- Ploceus cucullatus
15-17cm (6-6¾ in)
Strong conical bill
- Black head and bill
- Chestnut nape
- Upperparts and wings are yellow and black
- Yellow underparts
- Yellow head
- Olive crown
- Grey upperparts
- Whitish underparts
- Yellow and black wings
- Red eyes
- Dark eyes
- Streaked olive upperparts
- Yellow and black wings
- Pale yellow underparts
Young birds browner back, otherwise similar to the female
Most subspecies have mostly dark head but differ in color of nape and back of male. The southernmost subspecies spilonotus differ in having a black mask that only reaches the side of the bill and is yellow above that.
Western Africa: Mauritania, Senegambia, Senegal, The Gambia, Guinea-Bissau, Guinea, Mali, Sierra Leone, Liberia, Ivory Coast, Burkina Faso, Ghana, Togo, Benin, Nigeria, Niger, Chad, Cameroon, Central African Republic, Equatorial Guinea, Gabon, Democratic Republic of Congo, Angola
Eastern Africa: Sudan, South Sudan, Eritrea, Ethiopia, Somalia, Kenya, Uganda, Rwanda, Burundi, Tanzania, Zambia, Mozambique, Malawi
Southern Africa: Namibia, Botswana, Zimbabwe, South Africa, KwaZulu-Natal, Lesotho, eSwatini
African Islands: Gulf of Guinea Islands, Bioko (Fernando Po), Sao Tome, Principe, Mauritius Island and Reunion Island.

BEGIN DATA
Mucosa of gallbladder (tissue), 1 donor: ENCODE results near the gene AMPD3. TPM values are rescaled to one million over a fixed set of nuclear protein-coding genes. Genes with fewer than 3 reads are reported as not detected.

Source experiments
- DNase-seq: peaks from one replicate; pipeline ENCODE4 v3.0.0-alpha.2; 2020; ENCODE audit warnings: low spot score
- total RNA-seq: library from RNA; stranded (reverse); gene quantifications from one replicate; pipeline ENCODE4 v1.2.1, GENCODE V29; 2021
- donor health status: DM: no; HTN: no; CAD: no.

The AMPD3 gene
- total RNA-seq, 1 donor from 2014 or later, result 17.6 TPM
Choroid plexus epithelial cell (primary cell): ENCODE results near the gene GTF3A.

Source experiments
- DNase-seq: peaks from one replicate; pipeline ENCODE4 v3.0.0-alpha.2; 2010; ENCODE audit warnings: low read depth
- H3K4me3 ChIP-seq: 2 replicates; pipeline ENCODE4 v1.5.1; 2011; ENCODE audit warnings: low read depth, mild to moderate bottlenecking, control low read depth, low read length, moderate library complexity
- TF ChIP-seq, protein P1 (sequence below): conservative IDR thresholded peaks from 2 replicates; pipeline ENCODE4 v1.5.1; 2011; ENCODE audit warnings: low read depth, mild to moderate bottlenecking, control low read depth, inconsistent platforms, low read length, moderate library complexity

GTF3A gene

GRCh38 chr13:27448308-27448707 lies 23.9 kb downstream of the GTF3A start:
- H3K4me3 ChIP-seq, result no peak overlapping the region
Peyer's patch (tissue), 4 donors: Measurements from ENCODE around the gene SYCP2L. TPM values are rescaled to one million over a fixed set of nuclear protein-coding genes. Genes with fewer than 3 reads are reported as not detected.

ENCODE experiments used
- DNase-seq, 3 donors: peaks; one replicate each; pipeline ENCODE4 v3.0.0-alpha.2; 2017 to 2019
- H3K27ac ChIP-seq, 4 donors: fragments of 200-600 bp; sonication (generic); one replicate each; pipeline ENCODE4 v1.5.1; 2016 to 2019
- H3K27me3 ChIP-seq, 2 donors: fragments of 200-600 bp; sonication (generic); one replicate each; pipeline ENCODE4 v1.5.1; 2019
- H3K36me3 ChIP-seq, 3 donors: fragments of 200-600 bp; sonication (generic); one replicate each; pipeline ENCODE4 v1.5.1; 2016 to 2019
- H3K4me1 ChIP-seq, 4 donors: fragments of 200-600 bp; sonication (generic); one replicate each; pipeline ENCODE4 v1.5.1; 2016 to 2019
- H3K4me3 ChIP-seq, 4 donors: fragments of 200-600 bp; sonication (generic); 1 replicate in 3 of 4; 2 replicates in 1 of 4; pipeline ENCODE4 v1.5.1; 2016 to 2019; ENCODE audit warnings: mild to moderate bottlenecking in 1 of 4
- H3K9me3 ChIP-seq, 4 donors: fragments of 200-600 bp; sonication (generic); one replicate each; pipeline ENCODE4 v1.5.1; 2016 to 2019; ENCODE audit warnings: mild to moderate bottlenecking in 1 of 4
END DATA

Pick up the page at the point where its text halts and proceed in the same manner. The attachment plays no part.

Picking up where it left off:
Escaped populations can be found in many countries world-wide and has been introduced to Haiti.
Ploceus cucullatus has eight subspecies:
- P. c. cucullatus
- P. c. collaris
- P. c. bohndorffi
- P. c. frobenii
- Southern DRC
- P. c. graueri
- P. c. abyssinicus
- P. c. nigriceps
- P. c. spilonotus
They occupy a variety of open habitats, from open woodlands to towns and villages.
They often form large noisy colonies.
The large nest is coarsely woven from grass and leaf strips, suspended from a branch. It has a downward facing entrance. The clutch consists of 2-3 eggs.
A colonial breeder, many nests may be found in a single tree.
Their diet consists mostly of seeds and grain, and can be a crop pest; also insects, particularly when feeding young.
Call: includes harsh buzzes and chattering
- Clements, J. F., T. S. Schulenberg, M. J. Iliff, S. M. Billerman, T. A. Fredericks, B. L. Sullivan, and C. L. Wood. 2019. The eBird/Clements Checklist of Birds of the World: v2019. Downloaded from http://www.birds.cornell.edu/clementschecklist/download/
- Avian Web
- BirdForum Opus contributors. (2023) Village Weaver. In: BirdForum, the forum for wild birds and birding. Retrieved 1 December 2023 from https://www.birdforum.net/opus/Village_Weaver
GSearch checked for 2020 platform.1